So Costly a Sacrifice

November 21, 1864: Lincoln (allegedly) writes a letter of condolence to a Mrs. Bixby of Massachusetts, whom he was told had lost five sons in the war.bixby_letter

This letter is one of the most powerful compositions I have ever read.  The language and the images move me to tears ever time I read it.  Of course, as it turns out, there are some corrections to the story:

  • Mrs. Bixby herself was a Southern sympathizer.
  • She had lost two sons in battle, not five. (As if having “only” two sons killed was no big deal.)
  • Some modern historians don’t think Lincoln actually wrote it, but rather, his secretary, John Hay.

101PoemsNone of which diminishes the majesty of this prose and the incredible command of the English language.  I fell in love with this letter a long time ago, when I literally found a copy in a little book, in a pile of trash in the closet of an old house we were cleaning out.  (Anybody else remember, “His Place”?)  The book was an anthology called “One Hundred and One Famous Poems, with a Prose Supplement.”  Not exactly an elegant title, but a great collection, none the less.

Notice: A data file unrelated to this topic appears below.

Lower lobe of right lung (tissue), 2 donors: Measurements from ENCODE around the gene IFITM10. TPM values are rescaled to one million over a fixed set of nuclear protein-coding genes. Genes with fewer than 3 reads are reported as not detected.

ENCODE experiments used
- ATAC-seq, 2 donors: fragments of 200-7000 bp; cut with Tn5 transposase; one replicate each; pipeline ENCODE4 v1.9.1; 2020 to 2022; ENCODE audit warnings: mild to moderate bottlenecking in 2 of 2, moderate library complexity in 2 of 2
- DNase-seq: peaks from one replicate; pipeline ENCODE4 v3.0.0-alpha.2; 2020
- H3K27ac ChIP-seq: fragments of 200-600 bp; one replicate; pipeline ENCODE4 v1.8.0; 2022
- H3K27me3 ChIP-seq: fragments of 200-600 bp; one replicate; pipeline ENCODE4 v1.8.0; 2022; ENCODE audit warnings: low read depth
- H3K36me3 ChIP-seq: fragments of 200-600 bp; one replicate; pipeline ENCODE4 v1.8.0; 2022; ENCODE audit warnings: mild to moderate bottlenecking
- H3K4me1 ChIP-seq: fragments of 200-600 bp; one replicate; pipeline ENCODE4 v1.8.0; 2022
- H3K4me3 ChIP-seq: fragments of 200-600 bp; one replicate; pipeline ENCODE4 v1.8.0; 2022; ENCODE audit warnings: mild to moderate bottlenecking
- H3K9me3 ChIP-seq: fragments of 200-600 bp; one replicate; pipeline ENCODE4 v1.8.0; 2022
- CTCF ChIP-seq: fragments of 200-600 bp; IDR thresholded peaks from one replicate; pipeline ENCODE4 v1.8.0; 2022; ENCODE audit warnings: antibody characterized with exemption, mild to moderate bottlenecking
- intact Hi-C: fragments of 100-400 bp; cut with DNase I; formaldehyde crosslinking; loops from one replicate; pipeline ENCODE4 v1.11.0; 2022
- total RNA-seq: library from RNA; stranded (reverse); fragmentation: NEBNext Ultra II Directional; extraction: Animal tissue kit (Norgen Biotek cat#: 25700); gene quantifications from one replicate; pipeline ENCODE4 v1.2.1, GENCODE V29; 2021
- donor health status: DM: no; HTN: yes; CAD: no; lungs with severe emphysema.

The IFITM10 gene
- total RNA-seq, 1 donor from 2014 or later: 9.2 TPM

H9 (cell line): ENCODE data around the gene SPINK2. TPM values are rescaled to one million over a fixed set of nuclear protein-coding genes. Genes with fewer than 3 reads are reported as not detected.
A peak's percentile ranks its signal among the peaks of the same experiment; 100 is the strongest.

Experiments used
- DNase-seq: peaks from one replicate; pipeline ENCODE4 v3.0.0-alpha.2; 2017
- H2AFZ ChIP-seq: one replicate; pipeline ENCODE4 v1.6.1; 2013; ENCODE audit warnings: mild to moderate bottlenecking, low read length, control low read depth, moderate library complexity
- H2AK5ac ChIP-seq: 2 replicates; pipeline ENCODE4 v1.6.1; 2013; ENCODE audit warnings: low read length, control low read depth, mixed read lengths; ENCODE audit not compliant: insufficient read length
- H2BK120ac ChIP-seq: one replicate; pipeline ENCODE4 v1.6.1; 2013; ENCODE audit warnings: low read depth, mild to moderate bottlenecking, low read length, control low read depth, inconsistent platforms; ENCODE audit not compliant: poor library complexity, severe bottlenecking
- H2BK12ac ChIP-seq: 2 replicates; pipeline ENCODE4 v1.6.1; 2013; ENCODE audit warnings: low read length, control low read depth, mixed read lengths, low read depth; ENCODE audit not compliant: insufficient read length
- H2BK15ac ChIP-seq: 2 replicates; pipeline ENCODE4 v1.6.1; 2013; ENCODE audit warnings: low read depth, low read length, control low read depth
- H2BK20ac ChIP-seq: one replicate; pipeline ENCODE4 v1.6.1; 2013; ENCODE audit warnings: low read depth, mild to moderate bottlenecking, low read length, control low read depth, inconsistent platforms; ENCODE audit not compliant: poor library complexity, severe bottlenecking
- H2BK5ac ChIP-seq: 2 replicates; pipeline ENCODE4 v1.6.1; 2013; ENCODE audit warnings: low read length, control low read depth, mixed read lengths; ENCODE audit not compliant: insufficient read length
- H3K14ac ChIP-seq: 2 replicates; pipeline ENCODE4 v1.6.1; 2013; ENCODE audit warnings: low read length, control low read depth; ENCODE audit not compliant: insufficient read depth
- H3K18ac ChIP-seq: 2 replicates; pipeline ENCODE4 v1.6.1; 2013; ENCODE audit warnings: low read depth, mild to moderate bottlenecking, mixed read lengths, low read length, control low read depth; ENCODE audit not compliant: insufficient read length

I was a Freshman at DCC, and just beginning to appreciate the power of language, and here was a brilliant example.  Movie fans will also note that this letter was used in “Saving Private Ryan.”

 

Executive Mansion,

Washington, Nov. 21, 1864.

To Mrs. Bixby, Boston, Mass.

Dear Madam,

I have been shown in the files of the War Department a statement of the Adjutant General of Massachusetts that you are the mother of five sons who have died gloriously on the field of battle. I feel how weak and fruitless must be any word of mine which should attempt to beguile you from the grief of a loss so overwhelming. But I cannot refrain from tendering you the consolation that may be found in the thanks of the Republic they died to save. I pray that our Heavenly Father may assuage the anguish of your bereavement, and leave you only the cherished memory of the loved and lost, and the solemn pride that must be yours to have laid so costly a sacrifice upon the altar of freedom.

Yours, very sincerely and respectfully,

A. Lincoln

Thank you, Mr. President.

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